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Taking Money Out of Companies - Taking Money Out of Companies

Wednesday 12th of August 05:05 PM


It sounds simple. You own the shares in your Company; you have cash in the bank so you assume you can simply withdraw the cash and spend it how you wish.

Because your company is considered to be a separate legal entity (person) any money it generates is technically not the shareholders even if you are an only shareholder.

By taking more money out of the business than the profits allocated to you by the company, affects your current account causing it to become overdrawn and this create a problem with the IRD.

In simple terms a shareholders current account is an overdraft or loan account, to or from the company.  So when the current account becomes overdrawn it is the same as at the bank, you have to start paying interest.  Of course, if you have some surplus cash you can pay back the company to reduce the loan,that money is called Funds Introduced.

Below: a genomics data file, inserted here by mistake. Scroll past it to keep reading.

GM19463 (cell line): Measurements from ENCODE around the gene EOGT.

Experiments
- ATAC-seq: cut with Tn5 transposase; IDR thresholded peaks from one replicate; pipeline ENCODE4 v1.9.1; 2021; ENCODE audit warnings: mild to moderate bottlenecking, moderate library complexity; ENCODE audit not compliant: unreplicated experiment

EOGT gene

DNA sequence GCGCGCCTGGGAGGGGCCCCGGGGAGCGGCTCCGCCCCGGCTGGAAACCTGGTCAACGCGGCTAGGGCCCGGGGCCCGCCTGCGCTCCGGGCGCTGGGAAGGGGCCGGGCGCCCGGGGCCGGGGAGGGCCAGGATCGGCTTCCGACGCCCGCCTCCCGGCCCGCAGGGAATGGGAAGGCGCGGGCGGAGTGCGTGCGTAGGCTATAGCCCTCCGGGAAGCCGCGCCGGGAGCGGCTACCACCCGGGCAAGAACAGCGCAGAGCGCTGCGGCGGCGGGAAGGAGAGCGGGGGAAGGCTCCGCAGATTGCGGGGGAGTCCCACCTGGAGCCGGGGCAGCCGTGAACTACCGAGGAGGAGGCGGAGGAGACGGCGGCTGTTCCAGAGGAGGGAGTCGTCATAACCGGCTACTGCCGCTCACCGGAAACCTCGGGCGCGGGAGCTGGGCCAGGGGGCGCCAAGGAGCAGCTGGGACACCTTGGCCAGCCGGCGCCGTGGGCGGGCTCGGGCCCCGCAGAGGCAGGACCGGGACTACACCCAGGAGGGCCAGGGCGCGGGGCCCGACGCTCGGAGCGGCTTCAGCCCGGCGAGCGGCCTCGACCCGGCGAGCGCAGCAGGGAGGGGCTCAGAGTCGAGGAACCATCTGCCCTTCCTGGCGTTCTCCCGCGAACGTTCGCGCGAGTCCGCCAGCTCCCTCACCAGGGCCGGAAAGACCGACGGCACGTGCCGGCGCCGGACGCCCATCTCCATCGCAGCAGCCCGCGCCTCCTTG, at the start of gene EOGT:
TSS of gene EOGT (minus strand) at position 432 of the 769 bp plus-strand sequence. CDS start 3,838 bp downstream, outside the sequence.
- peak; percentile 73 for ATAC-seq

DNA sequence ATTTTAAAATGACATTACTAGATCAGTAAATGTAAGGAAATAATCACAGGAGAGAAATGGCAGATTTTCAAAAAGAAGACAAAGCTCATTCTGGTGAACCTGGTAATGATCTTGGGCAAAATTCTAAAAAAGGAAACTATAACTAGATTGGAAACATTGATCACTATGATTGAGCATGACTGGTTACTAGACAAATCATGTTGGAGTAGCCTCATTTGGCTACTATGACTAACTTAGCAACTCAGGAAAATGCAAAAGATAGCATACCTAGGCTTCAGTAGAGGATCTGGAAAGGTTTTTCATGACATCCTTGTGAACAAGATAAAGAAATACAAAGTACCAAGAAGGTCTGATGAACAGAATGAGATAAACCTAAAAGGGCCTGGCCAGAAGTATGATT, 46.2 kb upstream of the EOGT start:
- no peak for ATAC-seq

Where a shareholder is also an employee, the overdrawn current account is a fringe benefit and subject to the FBT rules. Fringe Benefit Tax kicks in when the interest rate being charged against an overdrawn current account, is less than the prescribed rate of interest, which is currently 6.70 % pa.

Where the isnot an employee of the company, any uncharged interest at the prescribed rate on the overdrawn current account balance is treated as a paid dividend and taxable to the shareholder.

In both cases above, so long as the Company charges interest at least at the prescribed rate this removes the need for FBT to be paid or for a deemed dividend to be declared. However charging this interest to the shareholders current account creates additional taxable income for the Company and causes the current account to become further overdrawn.

There are a number of options available but the advantages and disadvantages need to be carefully considered and take into consideration the different tax rates between individual tax rates and the company rate of 28%.  Whereas individual rates vary between 10.5% through to 33%.

The difficultly with overdrawn current accounts is that often the physical funds have been taken from the Company, and there is insufficient cash available to meet any tax arising from the interest charges.

It is recommended you seek professional advice before withdrawing large sums of money from your Company.



Provided for the benefit of clients of SUM-it Accounts Ltd.